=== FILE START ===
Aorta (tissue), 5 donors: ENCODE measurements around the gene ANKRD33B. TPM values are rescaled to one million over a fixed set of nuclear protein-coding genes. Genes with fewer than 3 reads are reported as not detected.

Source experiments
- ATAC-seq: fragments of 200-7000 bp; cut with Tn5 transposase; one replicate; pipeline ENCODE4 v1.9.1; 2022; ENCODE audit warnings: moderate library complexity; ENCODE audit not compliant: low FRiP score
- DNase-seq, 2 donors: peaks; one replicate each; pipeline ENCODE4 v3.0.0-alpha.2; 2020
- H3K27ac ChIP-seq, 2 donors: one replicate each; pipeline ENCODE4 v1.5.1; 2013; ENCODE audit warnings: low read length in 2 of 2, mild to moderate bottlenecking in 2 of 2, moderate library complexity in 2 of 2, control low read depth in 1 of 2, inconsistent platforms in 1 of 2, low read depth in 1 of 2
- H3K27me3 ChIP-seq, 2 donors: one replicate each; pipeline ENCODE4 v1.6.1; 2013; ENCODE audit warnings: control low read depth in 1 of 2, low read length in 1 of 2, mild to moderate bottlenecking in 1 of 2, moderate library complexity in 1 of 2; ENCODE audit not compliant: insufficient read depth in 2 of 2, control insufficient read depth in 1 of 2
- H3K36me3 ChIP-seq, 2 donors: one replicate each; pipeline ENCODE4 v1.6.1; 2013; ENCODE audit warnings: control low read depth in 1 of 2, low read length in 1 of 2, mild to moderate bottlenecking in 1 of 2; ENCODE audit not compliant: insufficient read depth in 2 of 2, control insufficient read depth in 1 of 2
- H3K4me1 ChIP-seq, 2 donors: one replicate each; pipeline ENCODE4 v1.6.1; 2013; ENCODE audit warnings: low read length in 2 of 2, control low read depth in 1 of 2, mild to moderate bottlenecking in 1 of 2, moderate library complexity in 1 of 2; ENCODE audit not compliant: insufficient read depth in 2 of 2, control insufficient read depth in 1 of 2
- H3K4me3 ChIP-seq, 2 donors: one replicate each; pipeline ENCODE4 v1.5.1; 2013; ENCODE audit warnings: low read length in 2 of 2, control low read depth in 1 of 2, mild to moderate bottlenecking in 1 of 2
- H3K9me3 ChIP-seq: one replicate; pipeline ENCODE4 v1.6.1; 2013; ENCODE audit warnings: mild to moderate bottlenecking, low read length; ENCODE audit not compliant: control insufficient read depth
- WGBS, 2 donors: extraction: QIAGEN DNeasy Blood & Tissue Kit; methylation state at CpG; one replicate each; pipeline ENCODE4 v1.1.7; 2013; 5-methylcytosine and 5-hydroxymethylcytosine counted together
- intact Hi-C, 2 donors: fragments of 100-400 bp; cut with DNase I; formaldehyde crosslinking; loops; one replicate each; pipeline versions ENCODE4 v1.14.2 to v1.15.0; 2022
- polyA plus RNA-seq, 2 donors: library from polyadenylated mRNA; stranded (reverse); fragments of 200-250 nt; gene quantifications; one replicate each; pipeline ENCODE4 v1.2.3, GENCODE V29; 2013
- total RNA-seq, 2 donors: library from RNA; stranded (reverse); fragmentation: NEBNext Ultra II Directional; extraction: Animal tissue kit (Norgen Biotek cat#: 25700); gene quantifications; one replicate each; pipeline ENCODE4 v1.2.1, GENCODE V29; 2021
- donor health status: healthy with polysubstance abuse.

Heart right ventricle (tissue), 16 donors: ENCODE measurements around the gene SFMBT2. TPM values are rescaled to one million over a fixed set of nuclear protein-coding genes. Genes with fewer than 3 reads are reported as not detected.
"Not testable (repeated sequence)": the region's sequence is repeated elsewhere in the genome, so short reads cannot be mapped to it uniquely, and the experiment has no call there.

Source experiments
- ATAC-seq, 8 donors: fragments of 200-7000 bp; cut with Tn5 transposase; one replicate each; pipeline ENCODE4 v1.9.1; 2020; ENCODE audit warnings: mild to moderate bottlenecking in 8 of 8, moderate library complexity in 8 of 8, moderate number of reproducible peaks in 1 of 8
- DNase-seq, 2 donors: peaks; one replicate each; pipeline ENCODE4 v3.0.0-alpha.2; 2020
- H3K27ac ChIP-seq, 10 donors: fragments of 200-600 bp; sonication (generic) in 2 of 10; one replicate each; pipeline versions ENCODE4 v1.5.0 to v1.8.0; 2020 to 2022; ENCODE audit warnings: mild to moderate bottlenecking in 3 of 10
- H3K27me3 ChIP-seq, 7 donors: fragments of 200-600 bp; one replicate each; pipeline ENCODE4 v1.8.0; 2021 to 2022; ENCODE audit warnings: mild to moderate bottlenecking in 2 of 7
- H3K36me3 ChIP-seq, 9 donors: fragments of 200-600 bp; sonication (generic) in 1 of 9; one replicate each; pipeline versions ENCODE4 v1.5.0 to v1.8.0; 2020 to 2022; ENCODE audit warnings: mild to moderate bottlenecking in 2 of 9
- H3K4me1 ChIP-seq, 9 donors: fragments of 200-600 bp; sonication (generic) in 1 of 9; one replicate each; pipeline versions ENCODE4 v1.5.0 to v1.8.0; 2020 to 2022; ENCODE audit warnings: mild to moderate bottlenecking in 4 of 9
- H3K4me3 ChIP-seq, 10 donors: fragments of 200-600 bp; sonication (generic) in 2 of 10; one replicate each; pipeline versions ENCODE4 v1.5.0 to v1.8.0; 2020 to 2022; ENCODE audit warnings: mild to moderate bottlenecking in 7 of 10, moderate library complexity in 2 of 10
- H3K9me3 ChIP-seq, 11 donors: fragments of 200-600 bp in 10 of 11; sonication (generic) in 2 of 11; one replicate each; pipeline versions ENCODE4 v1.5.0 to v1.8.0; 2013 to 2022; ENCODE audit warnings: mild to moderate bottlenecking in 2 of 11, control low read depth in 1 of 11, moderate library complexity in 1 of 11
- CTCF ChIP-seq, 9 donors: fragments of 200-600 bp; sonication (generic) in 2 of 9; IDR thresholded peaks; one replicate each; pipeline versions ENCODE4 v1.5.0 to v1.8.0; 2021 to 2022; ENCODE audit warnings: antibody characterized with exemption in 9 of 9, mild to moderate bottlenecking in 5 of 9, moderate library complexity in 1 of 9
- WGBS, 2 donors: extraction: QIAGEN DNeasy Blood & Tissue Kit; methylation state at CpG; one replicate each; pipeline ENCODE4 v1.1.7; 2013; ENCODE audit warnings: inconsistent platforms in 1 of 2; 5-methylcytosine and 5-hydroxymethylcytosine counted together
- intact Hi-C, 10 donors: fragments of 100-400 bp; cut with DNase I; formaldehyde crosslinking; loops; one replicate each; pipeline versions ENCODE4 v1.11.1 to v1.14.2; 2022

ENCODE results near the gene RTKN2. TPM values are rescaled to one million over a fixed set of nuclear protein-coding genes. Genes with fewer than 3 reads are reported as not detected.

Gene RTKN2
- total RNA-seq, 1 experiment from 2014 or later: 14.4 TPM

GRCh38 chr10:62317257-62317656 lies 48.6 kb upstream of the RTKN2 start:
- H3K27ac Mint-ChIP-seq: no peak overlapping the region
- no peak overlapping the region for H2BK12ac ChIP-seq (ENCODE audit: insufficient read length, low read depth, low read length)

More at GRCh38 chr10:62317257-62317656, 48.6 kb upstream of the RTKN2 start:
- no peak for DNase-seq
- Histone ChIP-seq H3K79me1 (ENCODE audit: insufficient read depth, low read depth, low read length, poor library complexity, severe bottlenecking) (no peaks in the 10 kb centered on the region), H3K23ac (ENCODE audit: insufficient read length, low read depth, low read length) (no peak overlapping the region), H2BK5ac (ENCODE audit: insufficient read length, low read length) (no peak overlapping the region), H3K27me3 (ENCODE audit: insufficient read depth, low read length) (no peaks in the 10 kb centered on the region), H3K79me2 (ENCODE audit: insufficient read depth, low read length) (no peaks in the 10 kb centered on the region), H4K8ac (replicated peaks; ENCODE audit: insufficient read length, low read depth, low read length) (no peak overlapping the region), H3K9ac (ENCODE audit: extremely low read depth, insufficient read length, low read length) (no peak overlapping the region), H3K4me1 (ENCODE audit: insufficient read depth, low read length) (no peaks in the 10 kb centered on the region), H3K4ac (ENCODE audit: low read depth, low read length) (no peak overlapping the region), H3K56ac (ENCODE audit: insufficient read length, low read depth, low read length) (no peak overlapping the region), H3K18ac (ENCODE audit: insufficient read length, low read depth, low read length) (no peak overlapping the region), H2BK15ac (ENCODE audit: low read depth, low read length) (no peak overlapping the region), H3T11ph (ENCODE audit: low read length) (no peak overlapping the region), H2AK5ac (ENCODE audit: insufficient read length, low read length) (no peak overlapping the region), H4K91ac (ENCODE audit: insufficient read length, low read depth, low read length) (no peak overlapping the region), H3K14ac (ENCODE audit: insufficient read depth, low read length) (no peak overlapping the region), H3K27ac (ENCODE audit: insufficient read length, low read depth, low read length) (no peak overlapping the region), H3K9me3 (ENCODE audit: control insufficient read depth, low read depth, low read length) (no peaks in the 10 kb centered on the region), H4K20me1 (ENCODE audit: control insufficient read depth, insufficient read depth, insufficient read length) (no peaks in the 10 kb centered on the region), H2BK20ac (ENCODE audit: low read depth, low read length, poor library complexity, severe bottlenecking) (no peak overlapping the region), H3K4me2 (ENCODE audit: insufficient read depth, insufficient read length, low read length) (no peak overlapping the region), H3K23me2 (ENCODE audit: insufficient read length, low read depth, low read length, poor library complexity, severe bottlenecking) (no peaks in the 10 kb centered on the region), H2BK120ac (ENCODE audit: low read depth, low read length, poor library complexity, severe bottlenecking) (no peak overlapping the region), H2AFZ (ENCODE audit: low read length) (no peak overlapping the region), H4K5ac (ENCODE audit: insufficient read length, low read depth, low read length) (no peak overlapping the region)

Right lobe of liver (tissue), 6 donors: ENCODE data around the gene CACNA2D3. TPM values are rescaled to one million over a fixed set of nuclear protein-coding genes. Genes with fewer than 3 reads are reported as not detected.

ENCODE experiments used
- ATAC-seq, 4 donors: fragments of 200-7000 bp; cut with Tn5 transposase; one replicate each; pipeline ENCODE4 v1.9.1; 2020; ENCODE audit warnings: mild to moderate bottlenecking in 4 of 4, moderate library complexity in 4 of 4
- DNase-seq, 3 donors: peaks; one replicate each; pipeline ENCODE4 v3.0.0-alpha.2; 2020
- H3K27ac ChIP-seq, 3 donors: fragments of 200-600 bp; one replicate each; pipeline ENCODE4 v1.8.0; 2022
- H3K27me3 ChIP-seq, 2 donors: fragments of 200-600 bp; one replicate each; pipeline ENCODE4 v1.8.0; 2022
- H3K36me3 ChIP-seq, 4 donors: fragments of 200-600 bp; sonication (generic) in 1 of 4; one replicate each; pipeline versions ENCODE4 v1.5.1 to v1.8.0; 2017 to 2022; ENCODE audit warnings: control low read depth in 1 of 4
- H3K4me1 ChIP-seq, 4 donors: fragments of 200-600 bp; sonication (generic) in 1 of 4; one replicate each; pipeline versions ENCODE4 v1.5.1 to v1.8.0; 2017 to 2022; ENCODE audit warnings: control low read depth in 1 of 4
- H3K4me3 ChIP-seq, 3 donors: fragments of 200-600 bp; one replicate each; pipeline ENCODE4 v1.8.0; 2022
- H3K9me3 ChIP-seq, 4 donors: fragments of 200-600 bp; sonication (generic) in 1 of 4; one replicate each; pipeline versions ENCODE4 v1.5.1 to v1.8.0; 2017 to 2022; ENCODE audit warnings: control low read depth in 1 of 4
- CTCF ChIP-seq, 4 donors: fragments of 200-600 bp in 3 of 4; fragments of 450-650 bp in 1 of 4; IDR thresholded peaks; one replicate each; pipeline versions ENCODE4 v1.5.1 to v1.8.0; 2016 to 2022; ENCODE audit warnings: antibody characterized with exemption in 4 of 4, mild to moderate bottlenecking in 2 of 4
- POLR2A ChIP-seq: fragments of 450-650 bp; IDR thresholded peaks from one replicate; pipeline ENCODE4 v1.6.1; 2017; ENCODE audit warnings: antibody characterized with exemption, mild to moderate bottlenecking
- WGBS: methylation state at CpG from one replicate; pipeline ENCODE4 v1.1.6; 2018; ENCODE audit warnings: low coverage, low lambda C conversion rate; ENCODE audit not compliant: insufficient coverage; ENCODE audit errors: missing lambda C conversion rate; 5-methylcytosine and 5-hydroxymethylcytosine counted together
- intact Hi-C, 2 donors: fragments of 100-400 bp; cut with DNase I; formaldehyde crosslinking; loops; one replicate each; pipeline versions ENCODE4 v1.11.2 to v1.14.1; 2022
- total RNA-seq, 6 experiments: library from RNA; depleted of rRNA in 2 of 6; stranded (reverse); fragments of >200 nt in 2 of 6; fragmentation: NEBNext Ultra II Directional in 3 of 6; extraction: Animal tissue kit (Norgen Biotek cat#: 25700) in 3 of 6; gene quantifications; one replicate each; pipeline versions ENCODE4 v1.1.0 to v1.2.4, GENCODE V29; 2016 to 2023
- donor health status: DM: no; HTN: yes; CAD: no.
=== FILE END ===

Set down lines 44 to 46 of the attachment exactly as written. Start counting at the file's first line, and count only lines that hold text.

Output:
- H3K27me3 ChIP-seq, 2 donors: fragments of 200-600 bp; one replicate each; pipeline ENCODE4 v1.8.0; 2022
- H3K36me3 ChIP-seq, 4 donors: fragments of 200-600 bp; sonication (generic) in 1 of 4; one replicate each; pipeline versions ENCODE4 v1.5.1 to v1.8.0; 2017 to 2022; ENCODE audit warnings: control low read depth in 1 of 4
- H3K4me1 ChIP-seq, 4 donors: fragments of 200-600 bp; sonication (generic) in 1 of 4; one replicate each; pipeline versions ENCODE4 v1.5.1 to v1.8.0; 2017 to 2022; ENCODE audit warnings: control low read depth in 1 of 4